Glaucoma: Understanding Optic Nerve Imaging

Friday, August 1, 2014

Optic nerve imaging provides an objective test to diagnose and follow the progression of glaucoma, and the technology has undergone tremendous advancements over the last decade.

When an eye doctor evaluates a patient for glaucoma, one very critical aspect of the office visit is the careful examination of the optic nerve. The optic nerve is composed of approximately 1.5 million axons that connect the retina to the visual targets in the brain. Axons can be thought of as long “cables” or “extensions” of the retinal ganglion cells, which are the cells that are damaged in glaucoma. When the axons and the retinal ganglion cells are damaged, there is loss of function of the optic nerve, which results in visual field deficits. While the visual field tests are very important for glaucoma diagnosis and for tracking glaucoma over time, it is a subjective test. Factors such as alertness, noise or distractions in the surroundings, or how the test is setup can affect how well someone performs on a field of vision test. Therefore, it is very important to also have an objective test to diagnose and follow glaucoma, and the technology of optic nerve imaging has undergone tremendous advancements over the last decade.

Optic Nerve Photographs

A very important type of optic nerve imaging involves optic nerve photographs, or stereo disc photography. These photographs are useful because they give detailed documentation of the appearance of the optic nerves, and they can be used as a baseline for future comparisons. Stereo disc photography allows the eye doctor to detect if there has been any change in the optic nerves since baseline photographs were taken. Taking a set of stereo disc photographs does require the eyes to be dilated and for the eye doctor to have specialized equipment.

Advanced Imaging Techniques

More recently, the introduction of more advanced optic nerve imaging techniques have allowed the quantification of certain parameters related to the optic nerves. While optic nerve photographs provide an objective documentation of the appearance of the optic nerves, it does not provide quantitative information. This is one major advantage of the advanced techniques.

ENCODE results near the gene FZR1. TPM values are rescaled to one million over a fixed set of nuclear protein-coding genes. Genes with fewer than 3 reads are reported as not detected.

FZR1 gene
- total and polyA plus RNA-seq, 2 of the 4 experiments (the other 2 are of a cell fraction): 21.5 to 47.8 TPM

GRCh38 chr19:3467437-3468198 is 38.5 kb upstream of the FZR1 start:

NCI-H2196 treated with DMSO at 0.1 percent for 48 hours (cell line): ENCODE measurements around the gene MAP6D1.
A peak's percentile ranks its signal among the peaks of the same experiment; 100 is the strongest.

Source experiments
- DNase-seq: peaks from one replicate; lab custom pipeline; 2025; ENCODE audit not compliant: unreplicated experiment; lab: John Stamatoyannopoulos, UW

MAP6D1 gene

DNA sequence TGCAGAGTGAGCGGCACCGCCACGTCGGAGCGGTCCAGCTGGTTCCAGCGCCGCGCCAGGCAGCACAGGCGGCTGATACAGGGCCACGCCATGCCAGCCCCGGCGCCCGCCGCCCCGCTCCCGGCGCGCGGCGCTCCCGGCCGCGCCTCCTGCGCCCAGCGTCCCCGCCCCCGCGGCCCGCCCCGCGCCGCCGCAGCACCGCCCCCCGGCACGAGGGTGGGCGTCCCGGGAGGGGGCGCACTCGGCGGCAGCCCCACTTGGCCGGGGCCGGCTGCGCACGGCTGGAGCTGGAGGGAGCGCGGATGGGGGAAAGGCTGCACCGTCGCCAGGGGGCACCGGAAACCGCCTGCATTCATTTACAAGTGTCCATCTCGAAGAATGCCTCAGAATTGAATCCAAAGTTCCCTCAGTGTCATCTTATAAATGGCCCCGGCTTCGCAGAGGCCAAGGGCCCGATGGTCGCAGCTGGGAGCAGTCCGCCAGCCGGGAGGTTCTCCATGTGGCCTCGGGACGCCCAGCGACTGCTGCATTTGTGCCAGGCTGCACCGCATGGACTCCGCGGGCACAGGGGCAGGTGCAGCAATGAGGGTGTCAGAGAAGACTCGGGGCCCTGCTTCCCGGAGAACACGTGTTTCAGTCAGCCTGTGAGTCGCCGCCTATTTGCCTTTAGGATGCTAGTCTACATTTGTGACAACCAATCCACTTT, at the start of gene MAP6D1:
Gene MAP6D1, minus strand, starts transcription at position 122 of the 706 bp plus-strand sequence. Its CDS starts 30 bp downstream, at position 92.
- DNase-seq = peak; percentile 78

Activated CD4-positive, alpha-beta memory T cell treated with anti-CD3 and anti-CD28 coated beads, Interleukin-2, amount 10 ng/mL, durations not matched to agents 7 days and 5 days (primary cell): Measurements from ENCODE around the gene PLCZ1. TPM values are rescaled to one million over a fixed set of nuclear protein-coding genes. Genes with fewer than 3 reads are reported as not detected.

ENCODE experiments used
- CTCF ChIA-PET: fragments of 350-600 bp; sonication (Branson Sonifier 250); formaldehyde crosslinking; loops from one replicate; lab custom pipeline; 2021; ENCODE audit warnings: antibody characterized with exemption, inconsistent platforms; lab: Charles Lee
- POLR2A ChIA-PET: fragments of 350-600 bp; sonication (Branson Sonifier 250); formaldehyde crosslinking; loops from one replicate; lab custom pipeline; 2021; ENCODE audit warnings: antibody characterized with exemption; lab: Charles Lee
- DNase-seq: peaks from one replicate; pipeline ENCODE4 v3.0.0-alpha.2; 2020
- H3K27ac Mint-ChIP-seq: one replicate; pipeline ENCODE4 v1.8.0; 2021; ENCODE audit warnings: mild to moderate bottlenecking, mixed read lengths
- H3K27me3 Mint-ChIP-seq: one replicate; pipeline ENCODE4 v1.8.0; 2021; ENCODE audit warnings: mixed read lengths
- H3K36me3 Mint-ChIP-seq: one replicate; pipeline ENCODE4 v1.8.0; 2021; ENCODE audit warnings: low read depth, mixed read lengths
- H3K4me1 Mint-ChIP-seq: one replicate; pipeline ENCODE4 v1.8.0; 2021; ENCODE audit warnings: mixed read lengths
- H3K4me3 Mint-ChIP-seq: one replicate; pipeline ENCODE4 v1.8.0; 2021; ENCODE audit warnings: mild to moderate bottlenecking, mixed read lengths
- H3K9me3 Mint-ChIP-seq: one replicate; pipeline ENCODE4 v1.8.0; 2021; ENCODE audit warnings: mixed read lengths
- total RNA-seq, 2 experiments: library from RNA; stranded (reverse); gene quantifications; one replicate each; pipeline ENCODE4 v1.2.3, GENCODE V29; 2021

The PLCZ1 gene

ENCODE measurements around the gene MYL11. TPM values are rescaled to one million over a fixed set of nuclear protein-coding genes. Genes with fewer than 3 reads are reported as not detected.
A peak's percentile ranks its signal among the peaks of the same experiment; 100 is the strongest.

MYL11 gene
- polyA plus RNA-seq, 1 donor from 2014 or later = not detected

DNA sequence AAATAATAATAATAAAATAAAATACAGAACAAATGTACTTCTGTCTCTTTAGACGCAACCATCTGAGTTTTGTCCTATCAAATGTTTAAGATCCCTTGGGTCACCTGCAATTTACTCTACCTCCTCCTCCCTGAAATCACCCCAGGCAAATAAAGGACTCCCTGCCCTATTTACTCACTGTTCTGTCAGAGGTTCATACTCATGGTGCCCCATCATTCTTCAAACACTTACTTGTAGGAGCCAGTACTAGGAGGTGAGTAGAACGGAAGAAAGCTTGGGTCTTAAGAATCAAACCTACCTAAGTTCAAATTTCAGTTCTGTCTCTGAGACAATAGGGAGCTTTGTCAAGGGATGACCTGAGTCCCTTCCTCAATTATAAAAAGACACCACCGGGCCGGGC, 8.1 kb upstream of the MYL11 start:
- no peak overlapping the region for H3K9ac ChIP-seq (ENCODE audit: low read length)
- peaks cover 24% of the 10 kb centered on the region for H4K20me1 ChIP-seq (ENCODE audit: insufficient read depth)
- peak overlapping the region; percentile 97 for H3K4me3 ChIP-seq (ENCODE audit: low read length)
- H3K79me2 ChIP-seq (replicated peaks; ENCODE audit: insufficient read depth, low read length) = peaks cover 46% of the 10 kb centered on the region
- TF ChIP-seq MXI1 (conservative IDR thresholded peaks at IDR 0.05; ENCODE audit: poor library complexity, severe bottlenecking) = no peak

The next section lists some of the more common optic nerve imaging techniques. The goal of all of these techniques is to measure the thickness of the nerve fiber layer.

The nerve fiber layer is the part of the retina that contains the axons of the retinal ganglion cells. In glaucoma, there is thinning of the retinal nerve fiber layer. Thus, eye doctors can use it both for diagnosing glaucoma, as there are characteristic areas in which the retinal nerve fiber layer thins first, as well as for monitoring the stability of the disease over time. For example, the test can indicate whether the retinal nerve fiber layer thickness is stable on repeat examination, or if there is progressive thinning.

  • Optical Coherence Tomography (OCT): OCT measures the reflection of laser light similar to the way that ultrasound measures the reflection of sound. Using this device, a 3D reconstruction of the optic nerve can be created.
  • Heidelberg Retina Tomograph (HRT): HRT is also a laser that can produce a 3D representation of the optic nerve.
  • Nerve Fiber Analyzer (GDx): GDx uses laser light to measure the thickness of the nerve fiber layer.

There are nuances between the instruments, but they all serve the purpose to quantitatively analyze the nerve fiber layer thickness and measure certain parameters of the optic nerve head. The lasers are all safe for the eye, and the test is quick and painless. During the test, the chin is placed on chin rest and the forehead presses against a bar, similar to a normal eye examination with an eye doctor. The technician or eye doctor tests each eye individually, and instructions are given with regard to where to focus and when it is all right to blink.

Video: Optical Coherence Tomography

View Video


In summary, optic nerve imaging is one of several tests and examination findings that an eye doctor will use to diagnose and monitor glaucoma. It is an important addition to eye care, and has the advantage of providing an eye doctor with objective data regarding the optic nerves.

The information provided here is a public service of the BrightFocus Foundation and should not in any way substitute for personalized advice of a qualified healthcare professional; it is not intended to constitute medical advice. Please consult your physician for personalized medical advice. BrightFocus Foundation does not endorse any medical product or therapy. All medications and supplements should only be taken under medical supervision. Also, although we make every effort to keep the medical information on our website updated, we cannot guarantee that the posted information reflects the most up-to-date research.

These articles do not imply an endorsement of BrightFocus by the author or their institution, nor do they imply an endorsement of the institution or author by BrightFocus. 

Some of the content may be adapted from other sources, which will be clearly identified within the article.